I hope that I have managed to convey that working with Sally has also been very rewarding for me. Cancer treatment is often quite technical and complicated and over time you are forced to become quite an expert in the healthcare system and how to get support. I am really glad to be able to put my experience to good use.”

Read more about the inspirational volunteers who are being bold for change on behalf of and alongside their peers here

Marie McWilliams, OPAAL


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Time: our gift to you

We’re absolutely delighted today to be launching our new book of volunteer stories from the Cancer, Older People and Advocacy Programme. Telling 19 different stories of peer advocates and cancer champions, it’s called “Time: our gift to you”.

lo-res-cover-time-our-gift-to-you

We’ve spent lots of time on this blog telling you about the difference our volunteers make to the older people affected by cancer they support. We thought it was about time we gave those volunteers an opportunity to tell their own stories.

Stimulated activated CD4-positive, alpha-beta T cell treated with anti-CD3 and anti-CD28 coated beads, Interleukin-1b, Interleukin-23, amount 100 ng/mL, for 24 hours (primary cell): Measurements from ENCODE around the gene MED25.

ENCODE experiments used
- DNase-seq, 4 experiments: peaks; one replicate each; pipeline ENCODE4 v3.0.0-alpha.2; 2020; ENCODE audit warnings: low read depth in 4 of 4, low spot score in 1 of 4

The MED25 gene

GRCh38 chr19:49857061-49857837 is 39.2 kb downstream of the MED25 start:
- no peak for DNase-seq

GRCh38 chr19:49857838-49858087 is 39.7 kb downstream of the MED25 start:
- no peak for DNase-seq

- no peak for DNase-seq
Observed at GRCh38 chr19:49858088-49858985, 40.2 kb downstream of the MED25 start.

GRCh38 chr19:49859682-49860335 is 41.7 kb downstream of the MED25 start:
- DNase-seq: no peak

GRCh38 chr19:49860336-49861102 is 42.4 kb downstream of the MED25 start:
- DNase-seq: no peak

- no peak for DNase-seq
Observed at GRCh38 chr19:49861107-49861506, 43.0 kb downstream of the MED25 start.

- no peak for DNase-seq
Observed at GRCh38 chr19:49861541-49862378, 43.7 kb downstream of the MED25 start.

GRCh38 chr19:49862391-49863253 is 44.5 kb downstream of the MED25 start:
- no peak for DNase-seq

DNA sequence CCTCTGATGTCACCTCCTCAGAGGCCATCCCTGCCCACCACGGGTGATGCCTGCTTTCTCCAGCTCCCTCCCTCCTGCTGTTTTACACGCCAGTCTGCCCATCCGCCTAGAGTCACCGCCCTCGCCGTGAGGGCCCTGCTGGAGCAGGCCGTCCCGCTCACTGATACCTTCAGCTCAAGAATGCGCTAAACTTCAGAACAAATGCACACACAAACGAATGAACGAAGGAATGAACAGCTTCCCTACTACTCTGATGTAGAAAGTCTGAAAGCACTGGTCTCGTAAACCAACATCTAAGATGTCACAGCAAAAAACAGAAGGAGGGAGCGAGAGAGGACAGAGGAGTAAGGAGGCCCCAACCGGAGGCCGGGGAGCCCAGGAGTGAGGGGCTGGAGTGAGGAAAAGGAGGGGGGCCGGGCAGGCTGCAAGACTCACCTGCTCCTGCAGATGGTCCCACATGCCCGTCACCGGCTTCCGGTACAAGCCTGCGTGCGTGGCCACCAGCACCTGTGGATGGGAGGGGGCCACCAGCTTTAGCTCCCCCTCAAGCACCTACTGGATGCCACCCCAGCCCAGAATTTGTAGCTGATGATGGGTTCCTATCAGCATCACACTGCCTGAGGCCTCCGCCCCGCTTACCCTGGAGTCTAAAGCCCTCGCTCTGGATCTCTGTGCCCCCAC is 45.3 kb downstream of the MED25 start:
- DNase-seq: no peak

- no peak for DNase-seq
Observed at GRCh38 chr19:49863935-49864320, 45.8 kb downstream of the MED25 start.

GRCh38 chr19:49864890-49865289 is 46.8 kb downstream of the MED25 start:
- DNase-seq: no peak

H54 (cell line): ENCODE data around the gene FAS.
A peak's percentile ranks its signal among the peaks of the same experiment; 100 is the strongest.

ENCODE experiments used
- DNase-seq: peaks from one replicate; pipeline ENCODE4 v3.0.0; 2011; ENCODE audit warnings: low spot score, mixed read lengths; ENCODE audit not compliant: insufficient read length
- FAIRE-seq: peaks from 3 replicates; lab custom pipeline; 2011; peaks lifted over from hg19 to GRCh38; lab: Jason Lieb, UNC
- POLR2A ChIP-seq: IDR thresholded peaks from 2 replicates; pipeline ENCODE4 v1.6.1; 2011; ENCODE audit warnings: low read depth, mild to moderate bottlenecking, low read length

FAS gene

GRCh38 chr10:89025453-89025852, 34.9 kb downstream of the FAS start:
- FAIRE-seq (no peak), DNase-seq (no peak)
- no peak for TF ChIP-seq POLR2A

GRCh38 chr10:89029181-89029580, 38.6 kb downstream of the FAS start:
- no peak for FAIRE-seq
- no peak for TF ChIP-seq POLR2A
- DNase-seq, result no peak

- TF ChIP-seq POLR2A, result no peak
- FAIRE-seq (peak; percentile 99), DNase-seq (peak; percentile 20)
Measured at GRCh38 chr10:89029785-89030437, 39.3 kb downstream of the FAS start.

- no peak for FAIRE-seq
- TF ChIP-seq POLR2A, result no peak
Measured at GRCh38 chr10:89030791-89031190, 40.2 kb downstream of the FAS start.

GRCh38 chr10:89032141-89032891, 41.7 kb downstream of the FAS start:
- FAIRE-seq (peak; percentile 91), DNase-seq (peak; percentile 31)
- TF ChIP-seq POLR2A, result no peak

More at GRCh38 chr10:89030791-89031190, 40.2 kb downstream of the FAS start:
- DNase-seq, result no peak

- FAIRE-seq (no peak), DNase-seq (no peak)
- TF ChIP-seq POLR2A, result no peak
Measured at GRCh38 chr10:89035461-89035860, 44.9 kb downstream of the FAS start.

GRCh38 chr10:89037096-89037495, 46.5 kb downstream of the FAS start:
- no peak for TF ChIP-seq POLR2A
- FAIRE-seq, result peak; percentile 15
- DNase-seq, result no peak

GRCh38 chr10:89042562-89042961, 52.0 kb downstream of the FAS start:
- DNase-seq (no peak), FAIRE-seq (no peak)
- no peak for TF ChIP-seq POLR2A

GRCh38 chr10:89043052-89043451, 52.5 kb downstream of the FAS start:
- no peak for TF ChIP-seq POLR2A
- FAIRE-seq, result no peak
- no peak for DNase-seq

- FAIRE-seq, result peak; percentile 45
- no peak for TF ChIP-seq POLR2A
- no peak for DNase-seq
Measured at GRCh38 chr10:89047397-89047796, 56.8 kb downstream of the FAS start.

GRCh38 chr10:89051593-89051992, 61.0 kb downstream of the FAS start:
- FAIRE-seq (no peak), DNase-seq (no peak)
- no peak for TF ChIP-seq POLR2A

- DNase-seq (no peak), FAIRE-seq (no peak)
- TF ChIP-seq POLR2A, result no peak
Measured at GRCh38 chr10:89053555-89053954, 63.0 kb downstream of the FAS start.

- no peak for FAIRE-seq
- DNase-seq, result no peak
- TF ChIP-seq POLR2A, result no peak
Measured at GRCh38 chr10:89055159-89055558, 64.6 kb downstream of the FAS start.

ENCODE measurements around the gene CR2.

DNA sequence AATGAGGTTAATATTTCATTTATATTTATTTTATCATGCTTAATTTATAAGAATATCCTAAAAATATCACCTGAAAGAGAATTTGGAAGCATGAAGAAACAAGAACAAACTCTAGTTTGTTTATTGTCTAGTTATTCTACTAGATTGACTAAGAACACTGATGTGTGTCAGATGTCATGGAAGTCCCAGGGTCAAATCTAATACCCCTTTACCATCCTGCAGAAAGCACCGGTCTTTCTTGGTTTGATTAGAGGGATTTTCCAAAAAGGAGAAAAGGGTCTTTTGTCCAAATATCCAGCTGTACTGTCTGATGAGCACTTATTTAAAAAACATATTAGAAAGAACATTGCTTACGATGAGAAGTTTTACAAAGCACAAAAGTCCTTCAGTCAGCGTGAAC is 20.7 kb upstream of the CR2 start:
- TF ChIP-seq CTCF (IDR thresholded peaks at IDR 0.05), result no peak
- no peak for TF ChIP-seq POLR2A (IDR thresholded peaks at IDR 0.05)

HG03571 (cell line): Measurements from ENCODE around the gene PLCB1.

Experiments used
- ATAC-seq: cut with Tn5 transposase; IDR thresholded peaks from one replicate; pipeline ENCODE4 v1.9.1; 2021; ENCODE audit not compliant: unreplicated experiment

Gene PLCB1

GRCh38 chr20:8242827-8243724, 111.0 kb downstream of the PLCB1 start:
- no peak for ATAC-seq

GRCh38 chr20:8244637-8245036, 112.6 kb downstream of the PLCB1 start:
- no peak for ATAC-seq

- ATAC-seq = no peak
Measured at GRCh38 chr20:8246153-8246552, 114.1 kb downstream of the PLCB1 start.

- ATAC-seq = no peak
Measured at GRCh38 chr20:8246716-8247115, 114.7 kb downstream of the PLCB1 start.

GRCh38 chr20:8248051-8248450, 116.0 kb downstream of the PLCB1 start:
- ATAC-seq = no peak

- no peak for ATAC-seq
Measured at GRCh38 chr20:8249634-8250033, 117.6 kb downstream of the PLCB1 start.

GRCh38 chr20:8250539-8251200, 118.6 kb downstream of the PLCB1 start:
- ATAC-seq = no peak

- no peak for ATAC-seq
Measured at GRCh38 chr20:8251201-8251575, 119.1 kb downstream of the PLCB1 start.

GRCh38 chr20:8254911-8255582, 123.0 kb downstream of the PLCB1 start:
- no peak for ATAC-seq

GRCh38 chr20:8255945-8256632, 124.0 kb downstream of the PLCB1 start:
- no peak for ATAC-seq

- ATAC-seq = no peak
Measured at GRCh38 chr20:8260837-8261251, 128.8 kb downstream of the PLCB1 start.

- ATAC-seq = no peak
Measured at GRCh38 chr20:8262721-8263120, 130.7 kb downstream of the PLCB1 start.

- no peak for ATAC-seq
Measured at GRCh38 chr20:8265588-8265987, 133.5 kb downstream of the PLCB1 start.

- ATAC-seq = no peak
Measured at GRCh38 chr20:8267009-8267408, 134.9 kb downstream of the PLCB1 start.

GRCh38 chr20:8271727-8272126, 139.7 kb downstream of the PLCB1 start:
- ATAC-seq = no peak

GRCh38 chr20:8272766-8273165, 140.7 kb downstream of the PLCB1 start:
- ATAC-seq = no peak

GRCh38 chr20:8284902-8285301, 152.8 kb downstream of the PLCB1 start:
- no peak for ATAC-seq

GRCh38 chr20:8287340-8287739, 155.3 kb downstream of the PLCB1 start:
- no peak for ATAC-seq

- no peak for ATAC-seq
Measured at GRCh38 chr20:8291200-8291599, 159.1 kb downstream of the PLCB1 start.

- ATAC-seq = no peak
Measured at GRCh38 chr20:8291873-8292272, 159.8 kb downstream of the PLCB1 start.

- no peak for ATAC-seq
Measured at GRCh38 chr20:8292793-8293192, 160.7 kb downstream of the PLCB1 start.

Prior to developing this new publication our peer volunteers told us some of the reasons they’ve chosen to become involved:

“It makes a real difference to those we support. It ticks lots of boxes for me, I wanted to continue to use skill, experience & knowledge to help others, to make a positive difference to people’s lives.”

“I want to help people affected by cancer, and am happy to help people through the ‘cancer experience’. For me it’s all about putting something back, I was well cared for and I’m aware that a lot of other people are not so fortunate.”

“Because I believe I can make a real difference, I can help people practically & personally. I have a good idea of what people are going through. I can help them with their concerns or fears for the future. I enjoy being part of a team, and I enjoy the training offered to us all.”

“I feel I can relate to my advocacy partner very well due to my own experiences. I find it useful to have something in common with my partner in addition to the cancer. I am an empathetic person, a good listener and able to support others to express their concerns and worries.”

In addition to making a difference for others, Cancer, Older People and Advocacy volunteers also tell us they themselves benefit from their volunteering role.

You can read and download all 19 stories and find out why cancer advocacy volunteering is making such a difference by clicking here

Marie McWilliams, OPAAL